Up to that time in Europe, no Nation save England offered any parallel to this. Everywhere the People were not only rudimentally ignorant, but without the faintest conception of the Science of Government. To admit the Democratic element into Government before it is competent to assume such a responsibility is sure to lead to confusion, and to jeopardize the interests of all. What progress towards this consummation has been made in the various Nations of Europe since the birth of the United States, is one of the topics I propose to treat in the work already referred to, "The History of my Times."

Above all, the political organization of England will be interesting to examine, and though the three original elements are not there balanced as in the Constitution of the United States, since the Monarchical and Aristocratic elements have by usage become subordinate to their rival, yet the Administration is so judiciously conducted, and so exactly corresponds to the condition of the community, that any premature modification of the Constitution might be alike inexpedient and dangerous.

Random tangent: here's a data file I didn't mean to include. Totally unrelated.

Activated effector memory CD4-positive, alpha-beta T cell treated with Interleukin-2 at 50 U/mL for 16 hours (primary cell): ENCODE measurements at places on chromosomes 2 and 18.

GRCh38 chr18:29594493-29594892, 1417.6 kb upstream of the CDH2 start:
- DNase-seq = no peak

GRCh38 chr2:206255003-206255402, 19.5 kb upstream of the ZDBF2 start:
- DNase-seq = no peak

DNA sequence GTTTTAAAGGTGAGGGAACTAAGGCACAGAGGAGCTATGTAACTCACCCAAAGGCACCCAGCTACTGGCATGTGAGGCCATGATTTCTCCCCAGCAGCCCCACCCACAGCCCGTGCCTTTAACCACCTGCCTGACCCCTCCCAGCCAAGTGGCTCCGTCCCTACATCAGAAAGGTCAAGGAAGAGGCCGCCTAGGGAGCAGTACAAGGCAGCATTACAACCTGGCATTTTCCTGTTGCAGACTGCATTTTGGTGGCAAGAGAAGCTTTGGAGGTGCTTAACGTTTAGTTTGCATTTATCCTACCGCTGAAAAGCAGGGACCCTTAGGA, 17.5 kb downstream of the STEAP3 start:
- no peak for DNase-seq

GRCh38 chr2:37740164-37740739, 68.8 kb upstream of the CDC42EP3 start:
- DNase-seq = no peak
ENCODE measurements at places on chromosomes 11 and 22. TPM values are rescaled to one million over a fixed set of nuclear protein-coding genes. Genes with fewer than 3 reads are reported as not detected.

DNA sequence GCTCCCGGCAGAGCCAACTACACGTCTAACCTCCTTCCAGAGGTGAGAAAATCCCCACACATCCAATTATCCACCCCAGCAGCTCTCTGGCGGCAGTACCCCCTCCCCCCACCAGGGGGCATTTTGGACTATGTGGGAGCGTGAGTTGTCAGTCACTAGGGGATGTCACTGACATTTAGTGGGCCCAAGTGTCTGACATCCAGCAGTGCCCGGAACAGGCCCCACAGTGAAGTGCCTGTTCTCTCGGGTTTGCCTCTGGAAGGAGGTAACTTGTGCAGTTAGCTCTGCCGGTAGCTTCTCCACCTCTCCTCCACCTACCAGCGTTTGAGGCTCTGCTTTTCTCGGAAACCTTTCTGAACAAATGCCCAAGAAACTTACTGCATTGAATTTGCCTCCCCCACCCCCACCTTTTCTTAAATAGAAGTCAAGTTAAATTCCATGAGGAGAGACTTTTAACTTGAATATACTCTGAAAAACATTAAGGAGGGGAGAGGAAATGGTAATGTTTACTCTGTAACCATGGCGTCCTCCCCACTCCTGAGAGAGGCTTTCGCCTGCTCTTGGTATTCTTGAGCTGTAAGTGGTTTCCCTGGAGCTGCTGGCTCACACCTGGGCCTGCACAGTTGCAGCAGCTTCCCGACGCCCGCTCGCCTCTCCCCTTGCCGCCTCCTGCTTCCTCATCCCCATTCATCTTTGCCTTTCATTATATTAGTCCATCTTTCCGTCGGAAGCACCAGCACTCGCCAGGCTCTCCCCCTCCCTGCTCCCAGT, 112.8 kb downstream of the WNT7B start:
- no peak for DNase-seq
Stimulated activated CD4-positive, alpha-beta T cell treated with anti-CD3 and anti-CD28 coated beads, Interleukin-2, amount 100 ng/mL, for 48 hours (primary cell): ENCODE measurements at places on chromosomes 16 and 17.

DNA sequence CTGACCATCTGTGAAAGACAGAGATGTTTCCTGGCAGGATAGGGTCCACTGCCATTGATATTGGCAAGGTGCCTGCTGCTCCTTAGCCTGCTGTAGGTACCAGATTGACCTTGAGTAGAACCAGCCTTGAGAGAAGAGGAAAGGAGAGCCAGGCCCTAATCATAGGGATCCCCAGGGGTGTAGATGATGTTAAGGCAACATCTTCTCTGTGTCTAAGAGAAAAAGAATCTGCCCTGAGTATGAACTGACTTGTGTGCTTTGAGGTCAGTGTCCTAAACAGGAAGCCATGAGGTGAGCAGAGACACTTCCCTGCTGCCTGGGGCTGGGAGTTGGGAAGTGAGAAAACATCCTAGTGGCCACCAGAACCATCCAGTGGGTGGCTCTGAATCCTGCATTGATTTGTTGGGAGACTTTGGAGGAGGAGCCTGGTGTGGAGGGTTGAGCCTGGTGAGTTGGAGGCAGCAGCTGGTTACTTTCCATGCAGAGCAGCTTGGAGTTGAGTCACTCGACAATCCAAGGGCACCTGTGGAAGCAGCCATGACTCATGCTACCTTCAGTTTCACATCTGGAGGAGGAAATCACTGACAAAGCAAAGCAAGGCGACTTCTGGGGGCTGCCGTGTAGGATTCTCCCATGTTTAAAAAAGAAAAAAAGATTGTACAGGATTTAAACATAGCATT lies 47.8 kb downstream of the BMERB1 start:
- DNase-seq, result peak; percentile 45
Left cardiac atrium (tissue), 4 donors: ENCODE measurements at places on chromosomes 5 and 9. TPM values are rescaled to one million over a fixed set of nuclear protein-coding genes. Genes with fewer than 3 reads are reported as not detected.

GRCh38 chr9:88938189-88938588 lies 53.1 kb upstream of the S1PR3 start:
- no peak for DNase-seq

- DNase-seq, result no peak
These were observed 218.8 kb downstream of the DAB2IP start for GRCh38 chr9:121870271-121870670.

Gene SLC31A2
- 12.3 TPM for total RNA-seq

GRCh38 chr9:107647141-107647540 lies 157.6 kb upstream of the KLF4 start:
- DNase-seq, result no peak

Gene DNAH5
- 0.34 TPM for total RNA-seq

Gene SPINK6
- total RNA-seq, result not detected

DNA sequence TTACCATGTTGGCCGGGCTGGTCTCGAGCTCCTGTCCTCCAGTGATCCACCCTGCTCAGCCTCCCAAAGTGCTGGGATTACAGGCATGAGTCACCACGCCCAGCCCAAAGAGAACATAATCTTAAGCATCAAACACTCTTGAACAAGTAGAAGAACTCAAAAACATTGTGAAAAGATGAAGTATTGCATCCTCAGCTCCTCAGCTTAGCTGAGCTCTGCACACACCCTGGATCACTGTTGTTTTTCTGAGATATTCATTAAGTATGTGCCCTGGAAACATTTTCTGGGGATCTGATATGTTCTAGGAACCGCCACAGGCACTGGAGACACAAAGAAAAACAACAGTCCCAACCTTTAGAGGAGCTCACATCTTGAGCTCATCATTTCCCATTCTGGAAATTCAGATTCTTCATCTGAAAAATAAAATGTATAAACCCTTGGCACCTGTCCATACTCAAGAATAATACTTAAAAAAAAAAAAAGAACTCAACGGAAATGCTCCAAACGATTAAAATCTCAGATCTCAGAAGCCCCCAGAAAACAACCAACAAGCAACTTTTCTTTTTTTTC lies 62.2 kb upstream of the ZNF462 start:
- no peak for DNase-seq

To return from this somewhat prolonged digression to the history of the United States.

It is perhaps worthy of remark that the framers of the National Constitution scarcely appreciated their own workmanship, since none were entirely pleased with it. In the State Conventions which were called to ratify it, opinions as to its merits were greatly divided. In Massachusetts, New York, and Virginia, the opposition was protracted and obstinate. During 1788, however, it was accepted by nine States, which made it the Supreme Law of the land.